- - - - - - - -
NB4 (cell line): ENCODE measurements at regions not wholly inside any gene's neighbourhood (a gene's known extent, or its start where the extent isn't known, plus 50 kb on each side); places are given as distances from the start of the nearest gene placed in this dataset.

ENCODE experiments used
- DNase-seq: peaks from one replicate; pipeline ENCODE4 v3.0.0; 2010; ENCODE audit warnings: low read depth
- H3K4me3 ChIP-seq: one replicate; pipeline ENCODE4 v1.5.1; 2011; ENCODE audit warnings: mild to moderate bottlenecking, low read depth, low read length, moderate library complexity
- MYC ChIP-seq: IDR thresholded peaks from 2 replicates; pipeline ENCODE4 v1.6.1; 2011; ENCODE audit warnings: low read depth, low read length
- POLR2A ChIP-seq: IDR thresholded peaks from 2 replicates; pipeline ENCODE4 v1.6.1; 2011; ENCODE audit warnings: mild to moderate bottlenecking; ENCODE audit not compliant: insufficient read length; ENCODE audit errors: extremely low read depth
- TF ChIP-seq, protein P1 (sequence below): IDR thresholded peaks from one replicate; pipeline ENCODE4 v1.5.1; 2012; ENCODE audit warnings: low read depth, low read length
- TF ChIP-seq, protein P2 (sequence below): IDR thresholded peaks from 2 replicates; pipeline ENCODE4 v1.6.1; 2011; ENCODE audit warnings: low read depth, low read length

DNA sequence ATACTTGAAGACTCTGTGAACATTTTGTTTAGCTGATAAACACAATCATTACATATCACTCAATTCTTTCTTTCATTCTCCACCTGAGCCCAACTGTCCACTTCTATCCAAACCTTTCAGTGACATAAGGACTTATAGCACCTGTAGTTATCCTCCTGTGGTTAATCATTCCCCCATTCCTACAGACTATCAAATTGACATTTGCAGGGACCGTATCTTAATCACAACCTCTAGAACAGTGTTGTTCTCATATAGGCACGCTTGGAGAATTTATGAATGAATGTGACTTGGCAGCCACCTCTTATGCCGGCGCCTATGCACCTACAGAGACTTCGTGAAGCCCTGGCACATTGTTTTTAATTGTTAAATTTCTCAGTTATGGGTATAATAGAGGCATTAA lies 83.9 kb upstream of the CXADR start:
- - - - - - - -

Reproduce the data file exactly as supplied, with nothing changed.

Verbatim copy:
NB4 (cell line): ENCODE measurements at regions not wholly inside any gene's neighbourhood (a gene's known extent, or its start where the extent isn't known, plus 50 kb on each side); places are given as distances from the start of the nearest gene placed in this dataset.

ENCODE experiments used
- DNase-seq: peaks from one replicate; pipeline ENCODE4 v3.0.0; 2010; ENCODE audit warnings: low read depth
- H3K4me3 ChIP-seq: one replicate; pipeline ENCODE4 v1.5.1; 2011; ENCODE audit warnings: mild to moderate bottlenecking, low read depth, low read length, moderate library complexity
- MYC ChIP-seq: IDR thresholded peaks from 2 replicates; pipeline ENCODE4 v1.6.1; 2011; ENCODE audit warnings: low read depth, low read length
- POLR2A ChIP-seq: IDR thresholded peaks from 2 replicates; pipeline ENCODE4 v1.6.1; 2011; ENCODE audit warnings: mild to moderate bottlenecking; ENCODE audit not compliant: insufficient read length; ENCODE audit errors: extremely low read depth
- TF ChIP-seq, protein P1 (sequence below): IDR thresholded peaks from one replicate; pipeline ENCODE4 v1.5.1; 2012; ENCODE audit warnings: low read depth, low read length
- TF ChIP-seq, protein P2 (sequence below): IDR thresholded peaks from 2 replicates; pipeline ENCODE4 v1.6.1; 2011; ENCODE audit warnings: low read depth, low read length

DNA sequence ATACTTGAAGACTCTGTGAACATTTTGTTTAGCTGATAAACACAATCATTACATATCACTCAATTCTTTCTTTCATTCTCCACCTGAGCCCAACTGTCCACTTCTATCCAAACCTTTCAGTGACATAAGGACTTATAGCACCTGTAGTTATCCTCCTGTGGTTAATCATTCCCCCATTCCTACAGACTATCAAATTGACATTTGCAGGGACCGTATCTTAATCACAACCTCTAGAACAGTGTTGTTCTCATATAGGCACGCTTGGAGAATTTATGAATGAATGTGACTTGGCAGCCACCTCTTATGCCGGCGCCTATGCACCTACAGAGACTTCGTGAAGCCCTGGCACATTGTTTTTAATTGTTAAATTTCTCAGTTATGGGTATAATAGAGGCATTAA lies 83.9 kb upstream of the CXADR start: